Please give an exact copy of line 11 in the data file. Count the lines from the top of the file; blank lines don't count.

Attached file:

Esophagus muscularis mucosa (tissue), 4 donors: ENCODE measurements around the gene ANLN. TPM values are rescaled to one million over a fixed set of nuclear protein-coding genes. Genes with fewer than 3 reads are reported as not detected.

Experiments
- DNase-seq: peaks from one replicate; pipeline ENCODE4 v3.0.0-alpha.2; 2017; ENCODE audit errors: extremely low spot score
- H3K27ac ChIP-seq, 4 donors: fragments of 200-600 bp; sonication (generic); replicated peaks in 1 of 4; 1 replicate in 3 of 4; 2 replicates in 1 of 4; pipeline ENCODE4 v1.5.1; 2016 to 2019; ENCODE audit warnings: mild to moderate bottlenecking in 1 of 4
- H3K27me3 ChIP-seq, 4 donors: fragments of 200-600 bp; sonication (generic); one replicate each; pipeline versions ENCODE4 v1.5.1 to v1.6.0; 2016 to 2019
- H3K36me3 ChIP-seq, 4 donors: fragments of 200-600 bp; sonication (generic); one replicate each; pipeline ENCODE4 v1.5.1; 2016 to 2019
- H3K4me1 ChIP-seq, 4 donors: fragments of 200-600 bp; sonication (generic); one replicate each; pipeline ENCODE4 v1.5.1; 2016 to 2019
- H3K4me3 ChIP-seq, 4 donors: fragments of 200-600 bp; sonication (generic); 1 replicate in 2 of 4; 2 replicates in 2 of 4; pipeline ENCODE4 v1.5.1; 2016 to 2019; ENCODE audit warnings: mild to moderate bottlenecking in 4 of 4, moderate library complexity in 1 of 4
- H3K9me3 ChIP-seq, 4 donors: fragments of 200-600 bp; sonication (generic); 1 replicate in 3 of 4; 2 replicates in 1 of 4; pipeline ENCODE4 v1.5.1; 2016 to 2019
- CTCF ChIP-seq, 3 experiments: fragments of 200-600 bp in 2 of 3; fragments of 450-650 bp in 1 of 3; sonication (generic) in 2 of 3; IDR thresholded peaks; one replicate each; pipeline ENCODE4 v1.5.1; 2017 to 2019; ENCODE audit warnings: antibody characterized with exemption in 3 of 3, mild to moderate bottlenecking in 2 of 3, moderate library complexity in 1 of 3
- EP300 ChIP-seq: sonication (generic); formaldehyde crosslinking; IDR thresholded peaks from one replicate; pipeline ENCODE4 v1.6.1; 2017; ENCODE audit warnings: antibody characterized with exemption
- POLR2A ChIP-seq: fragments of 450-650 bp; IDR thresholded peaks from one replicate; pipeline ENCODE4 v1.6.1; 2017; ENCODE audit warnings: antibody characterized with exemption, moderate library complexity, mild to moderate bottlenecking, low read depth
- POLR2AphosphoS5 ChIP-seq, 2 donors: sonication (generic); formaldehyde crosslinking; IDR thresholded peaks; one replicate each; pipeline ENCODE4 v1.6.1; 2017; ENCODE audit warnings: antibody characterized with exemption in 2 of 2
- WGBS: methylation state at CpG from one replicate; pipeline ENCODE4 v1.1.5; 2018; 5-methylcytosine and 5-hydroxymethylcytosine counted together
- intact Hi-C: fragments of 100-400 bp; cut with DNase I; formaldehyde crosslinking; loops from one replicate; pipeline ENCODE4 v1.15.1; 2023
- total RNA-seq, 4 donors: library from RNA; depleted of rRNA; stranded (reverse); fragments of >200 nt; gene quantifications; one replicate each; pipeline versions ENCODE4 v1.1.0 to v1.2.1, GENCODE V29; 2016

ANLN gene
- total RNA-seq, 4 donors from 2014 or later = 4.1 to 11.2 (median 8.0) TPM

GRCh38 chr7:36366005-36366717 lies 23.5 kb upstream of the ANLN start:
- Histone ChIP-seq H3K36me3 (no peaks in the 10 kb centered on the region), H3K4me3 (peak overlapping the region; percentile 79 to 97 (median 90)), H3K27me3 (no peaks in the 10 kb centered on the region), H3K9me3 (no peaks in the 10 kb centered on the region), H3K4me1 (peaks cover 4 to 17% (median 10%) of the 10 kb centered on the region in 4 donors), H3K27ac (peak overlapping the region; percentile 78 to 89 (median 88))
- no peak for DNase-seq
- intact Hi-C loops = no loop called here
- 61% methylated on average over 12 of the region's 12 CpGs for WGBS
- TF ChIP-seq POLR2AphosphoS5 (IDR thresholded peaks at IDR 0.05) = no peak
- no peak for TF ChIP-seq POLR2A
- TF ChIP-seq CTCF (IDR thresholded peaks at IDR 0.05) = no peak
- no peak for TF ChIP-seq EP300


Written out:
- EP300 ChIP-seq: sonication (generic); formaldehyde crosslinking; IDR thresholded peaks from one replicate; pipeline ENCODE4 v1.6.1; 2017; ENCODE audit warnings: antibody characterized with exemption